During the course of the conversation, I discovered his appointment was scheduled for 10:20am and even though people had come by the reception area, nobody had spoken to him. This concerned me as I noticed I had already been waiting for fifteen minutes. Normally, I would leave ten minutes after an appointment, as some of my doctors and dentists have learned over the years, but since I had been busy conversing with the other person, time seemed to slip by. Shortly thereafter, another visitor walked into the room. Like us, he had arrived a few minutes early so he wouldn’t be late for his appointment. Again, nobody greeted him and he took a seat next to us. Time kept ticking away until it was 11:20am, when I started to become angry over our inhospitable treatment. Finally, I could stand it no longer, wished my acquaintances good luck, and exited the building. Needless to say, I was unhappy about being taken for granted and wasting my time.

When I arrived back at my office, I sent an e-mail to my contact with the company expressing my displeasure. After explaining what had happened, I informed him that if he wanted to arrange another meeting, I would only do so on a time and materials basis and quoted a hefty hourly rate. Not surprising, I did not receive a reply from my contact expressing any regret.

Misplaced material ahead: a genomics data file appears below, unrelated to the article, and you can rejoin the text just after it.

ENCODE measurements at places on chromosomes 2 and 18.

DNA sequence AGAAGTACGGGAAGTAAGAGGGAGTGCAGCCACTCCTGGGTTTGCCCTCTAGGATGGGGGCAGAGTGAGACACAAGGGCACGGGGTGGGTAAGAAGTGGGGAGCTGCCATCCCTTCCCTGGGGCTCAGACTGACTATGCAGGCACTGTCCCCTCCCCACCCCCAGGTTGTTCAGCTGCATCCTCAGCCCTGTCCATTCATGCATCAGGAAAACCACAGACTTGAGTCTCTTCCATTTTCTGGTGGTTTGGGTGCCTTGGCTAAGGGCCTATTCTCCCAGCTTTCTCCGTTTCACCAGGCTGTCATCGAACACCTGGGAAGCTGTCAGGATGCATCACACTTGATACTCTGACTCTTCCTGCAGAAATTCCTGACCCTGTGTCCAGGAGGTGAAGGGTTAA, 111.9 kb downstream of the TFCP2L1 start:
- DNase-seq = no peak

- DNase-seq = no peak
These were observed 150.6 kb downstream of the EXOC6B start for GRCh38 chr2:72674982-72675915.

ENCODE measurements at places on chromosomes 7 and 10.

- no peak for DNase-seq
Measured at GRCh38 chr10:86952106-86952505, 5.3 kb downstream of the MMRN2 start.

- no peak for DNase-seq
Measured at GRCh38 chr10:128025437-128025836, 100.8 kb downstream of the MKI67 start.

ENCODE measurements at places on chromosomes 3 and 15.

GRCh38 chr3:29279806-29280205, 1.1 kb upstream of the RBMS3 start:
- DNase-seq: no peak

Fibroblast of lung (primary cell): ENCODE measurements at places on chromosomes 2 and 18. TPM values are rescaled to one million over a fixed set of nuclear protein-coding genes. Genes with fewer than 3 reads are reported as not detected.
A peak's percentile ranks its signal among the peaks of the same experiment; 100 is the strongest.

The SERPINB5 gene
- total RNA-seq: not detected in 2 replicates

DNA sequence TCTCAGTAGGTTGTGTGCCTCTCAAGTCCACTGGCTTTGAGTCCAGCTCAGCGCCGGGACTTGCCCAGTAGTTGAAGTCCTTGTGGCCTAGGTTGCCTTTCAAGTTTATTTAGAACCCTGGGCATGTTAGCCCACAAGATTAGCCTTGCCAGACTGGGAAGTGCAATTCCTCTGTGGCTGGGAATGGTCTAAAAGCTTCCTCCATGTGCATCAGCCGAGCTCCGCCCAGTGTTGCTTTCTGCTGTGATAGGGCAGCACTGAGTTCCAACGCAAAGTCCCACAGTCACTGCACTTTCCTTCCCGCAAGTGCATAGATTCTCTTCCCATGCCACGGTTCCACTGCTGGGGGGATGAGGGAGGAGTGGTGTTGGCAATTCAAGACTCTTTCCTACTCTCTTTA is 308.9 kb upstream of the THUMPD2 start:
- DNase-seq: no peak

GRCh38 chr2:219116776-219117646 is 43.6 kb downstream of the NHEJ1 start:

My concern though is that we are witnessing the extinction of professional courtesy in the work place. To illustrate:

* Telephones used to be answered promptly and courteously. Further, people would take whatever action was appropriate to assist the caller. Voice mail did away with all this. Unless you happen to catch the person right then and there on the phone, in all likelihood you will never receive a response.